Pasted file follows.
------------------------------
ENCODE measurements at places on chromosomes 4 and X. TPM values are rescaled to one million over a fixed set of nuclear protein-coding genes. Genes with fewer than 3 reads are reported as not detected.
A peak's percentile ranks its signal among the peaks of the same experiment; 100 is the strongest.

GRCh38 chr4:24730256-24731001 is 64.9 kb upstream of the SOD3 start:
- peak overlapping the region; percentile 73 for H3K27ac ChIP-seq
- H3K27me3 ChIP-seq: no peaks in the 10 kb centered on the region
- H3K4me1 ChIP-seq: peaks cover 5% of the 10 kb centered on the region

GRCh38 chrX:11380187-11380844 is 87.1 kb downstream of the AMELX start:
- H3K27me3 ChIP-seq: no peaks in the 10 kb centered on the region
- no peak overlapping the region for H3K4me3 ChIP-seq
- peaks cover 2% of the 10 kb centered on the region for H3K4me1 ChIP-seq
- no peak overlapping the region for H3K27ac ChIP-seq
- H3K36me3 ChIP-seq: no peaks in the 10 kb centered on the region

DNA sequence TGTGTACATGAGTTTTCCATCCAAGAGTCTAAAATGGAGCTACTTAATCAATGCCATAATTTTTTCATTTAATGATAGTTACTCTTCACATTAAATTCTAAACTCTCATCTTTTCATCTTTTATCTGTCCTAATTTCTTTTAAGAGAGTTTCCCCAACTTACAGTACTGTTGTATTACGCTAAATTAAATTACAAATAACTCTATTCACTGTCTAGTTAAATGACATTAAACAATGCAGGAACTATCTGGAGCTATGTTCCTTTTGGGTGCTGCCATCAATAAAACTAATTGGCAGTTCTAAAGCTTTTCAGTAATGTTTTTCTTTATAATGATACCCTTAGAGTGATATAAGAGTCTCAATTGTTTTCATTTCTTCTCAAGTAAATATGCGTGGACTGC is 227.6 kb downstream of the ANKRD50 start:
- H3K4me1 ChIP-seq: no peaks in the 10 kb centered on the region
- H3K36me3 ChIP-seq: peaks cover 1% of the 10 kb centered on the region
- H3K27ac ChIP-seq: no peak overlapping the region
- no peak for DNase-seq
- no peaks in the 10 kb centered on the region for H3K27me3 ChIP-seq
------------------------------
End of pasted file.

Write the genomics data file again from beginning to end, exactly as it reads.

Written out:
ENCODE measurements at places on chromosomes 4 and X. TPM values are rescaled to one million over a fixed set of nuclear protein-coding genes. Genes with fewer than 3 reads are reported as not detected.
A peak's percentile ranks its signal among the peaks of the same experiment; 100 is the strongest.

GRCh38 chr4:24730256-24731001 is 64.9 kb upstream of the SOD3 start:
- peak overlapping the region; percentile 73 for H3K27ac ChIP-seq
- H3K27me3 ChIP-seq: no peaks in the 10 kb centered on the region
- H3K4me1 ChIP-seq: peaks cover 5% of the 10 kb centered on the region

GRCh38 chrX:11380187-11380844 is 87.1 kb downstream of the AMELX start:
- H3K27me3 ChIP-seq: no peaks in the 10 kb centered on the region
- no peak overlapping the region for H3K4me3 ChIP-seq
- peaks cover 2% of the 10 kb centered on the region for H3K4me1 ChIP-seq
- no peak overlapping the region for H3K27ac ChIP-seq
- H3K36me3 ChIP-seq: no peaks in the 10 kb centered on the region

DNA sequence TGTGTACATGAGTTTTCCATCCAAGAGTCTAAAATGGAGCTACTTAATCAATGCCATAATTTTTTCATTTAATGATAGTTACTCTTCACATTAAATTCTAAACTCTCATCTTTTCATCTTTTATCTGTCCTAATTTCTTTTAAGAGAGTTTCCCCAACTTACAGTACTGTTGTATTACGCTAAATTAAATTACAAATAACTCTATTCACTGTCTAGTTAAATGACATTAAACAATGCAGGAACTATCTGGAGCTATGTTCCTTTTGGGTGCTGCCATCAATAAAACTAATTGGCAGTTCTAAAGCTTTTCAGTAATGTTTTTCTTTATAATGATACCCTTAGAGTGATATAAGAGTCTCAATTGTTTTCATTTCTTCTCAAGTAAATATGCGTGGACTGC is 227.6 kb downstream of the ANKRD50 start:
- H3K4me1 ChIP-seq: no peaks in the 10 kb centered on the region
- H3K36me3 ChIP-seq: peaks cover 1% of the 10 kb centered on the region
- H3K27ac ChIP-seq: no peak overlapping the region
- no peak for DNase-seq
- no peaks in the 10 kb centered on the region for H3K27me3 ChIP-seq